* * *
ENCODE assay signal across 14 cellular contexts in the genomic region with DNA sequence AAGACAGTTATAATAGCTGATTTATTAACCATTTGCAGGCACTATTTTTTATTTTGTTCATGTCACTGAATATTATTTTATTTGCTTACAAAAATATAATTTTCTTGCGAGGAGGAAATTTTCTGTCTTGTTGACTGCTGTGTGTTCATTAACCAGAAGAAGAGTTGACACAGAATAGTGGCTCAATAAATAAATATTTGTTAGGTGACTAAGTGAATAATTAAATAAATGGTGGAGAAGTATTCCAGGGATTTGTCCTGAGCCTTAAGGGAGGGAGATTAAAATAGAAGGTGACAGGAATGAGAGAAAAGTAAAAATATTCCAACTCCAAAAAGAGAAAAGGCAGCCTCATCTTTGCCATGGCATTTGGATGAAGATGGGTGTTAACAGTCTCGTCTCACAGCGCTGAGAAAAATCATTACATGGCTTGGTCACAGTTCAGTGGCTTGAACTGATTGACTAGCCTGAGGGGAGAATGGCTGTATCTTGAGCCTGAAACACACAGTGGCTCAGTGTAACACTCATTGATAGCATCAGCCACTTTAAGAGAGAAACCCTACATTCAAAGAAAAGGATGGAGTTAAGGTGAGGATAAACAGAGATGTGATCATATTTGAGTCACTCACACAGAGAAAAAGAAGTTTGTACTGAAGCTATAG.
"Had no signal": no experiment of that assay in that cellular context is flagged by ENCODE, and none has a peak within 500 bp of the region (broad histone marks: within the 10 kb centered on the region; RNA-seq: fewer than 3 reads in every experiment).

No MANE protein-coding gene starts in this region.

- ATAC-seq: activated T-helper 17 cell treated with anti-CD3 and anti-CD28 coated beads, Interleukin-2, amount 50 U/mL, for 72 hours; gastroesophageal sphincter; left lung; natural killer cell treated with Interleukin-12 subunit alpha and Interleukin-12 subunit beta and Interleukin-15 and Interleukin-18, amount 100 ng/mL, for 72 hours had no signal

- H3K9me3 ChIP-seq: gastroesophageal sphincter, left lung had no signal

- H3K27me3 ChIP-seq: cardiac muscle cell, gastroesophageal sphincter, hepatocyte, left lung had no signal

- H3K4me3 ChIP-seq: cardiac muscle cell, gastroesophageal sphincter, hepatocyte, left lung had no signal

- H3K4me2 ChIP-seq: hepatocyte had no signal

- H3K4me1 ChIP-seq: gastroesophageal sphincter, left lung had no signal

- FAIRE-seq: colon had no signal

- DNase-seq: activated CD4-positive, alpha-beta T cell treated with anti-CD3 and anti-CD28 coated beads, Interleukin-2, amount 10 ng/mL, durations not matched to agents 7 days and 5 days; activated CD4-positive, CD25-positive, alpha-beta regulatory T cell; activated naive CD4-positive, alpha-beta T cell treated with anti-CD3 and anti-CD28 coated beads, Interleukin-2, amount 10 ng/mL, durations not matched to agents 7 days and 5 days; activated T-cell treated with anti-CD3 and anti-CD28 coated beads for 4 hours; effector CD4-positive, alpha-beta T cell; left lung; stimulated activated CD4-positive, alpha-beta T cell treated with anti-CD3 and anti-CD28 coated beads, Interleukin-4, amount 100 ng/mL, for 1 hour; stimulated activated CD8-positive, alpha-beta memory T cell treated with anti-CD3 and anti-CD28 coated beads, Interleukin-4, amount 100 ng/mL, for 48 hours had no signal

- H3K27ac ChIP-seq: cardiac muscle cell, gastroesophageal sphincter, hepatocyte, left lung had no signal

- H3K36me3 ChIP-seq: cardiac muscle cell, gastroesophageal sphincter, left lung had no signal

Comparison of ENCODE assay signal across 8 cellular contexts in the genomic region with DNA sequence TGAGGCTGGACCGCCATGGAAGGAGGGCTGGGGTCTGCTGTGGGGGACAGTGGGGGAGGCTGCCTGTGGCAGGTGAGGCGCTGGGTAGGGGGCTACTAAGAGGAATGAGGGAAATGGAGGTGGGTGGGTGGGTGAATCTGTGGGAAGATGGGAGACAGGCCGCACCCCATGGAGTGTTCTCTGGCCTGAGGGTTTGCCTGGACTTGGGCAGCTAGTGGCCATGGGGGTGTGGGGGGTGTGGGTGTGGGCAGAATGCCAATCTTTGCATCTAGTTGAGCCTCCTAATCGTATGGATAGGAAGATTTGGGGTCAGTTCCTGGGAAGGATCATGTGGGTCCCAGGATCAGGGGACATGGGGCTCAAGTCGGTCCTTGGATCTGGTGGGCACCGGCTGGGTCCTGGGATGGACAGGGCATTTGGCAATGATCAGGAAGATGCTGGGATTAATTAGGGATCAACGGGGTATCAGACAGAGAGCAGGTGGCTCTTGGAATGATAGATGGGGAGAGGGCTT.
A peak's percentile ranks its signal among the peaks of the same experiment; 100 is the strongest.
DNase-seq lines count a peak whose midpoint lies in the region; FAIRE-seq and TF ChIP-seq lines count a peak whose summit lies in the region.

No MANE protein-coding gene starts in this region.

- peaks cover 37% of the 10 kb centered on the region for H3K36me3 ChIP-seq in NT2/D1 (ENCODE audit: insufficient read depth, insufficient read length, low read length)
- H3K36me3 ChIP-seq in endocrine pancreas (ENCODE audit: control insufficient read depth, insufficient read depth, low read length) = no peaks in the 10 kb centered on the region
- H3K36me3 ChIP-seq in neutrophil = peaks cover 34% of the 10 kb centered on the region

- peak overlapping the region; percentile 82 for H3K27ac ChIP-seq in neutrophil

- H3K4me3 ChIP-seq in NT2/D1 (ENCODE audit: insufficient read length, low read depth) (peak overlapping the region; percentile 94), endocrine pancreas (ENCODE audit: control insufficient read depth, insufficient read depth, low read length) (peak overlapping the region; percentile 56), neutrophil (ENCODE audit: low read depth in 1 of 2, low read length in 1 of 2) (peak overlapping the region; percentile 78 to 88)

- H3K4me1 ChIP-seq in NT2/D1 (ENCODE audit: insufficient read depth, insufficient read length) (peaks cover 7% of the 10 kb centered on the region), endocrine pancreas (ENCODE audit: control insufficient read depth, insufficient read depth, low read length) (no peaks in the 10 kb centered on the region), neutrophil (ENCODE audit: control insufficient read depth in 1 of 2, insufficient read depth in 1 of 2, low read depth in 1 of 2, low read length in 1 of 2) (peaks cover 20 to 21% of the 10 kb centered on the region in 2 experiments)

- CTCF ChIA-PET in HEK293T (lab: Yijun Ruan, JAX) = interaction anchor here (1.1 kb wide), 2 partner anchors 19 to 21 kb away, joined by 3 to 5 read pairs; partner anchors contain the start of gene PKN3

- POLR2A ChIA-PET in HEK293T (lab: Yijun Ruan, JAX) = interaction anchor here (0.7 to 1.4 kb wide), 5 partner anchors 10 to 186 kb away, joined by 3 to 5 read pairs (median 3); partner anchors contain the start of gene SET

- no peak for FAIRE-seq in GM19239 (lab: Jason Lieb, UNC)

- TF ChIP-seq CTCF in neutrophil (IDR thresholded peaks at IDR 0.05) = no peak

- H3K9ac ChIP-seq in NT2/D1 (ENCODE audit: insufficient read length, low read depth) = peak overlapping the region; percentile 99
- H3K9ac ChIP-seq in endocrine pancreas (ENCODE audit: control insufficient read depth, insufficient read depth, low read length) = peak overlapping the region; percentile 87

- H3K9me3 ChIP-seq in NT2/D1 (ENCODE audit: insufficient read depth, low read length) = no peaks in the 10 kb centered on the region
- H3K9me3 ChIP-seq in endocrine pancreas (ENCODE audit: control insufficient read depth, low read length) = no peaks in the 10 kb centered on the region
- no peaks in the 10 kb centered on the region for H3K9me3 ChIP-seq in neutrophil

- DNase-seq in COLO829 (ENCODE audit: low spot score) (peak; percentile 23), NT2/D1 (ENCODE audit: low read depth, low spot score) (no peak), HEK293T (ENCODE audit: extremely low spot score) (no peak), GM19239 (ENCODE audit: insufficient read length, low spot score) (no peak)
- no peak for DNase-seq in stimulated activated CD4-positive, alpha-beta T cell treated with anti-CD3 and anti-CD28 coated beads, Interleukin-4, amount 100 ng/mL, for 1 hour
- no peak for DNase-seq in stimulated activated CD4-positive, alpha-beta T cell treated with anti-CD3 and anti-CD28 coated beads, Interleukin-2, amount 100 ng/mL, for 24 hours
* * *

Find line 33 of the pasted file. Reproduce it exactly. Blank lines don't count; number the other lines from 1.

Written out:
- DNase-seq in COLO829 (ENCODE audit: low spot score) (peak; percentile 23), NT2/D1 (ENCODE audit: low read depth, low spot score) (no peak), HEK293T (ENCODE audit: extremely low spot score) (no peak), GM19239 (ENCODE audit: insufficient read length, low spot score) (no peak)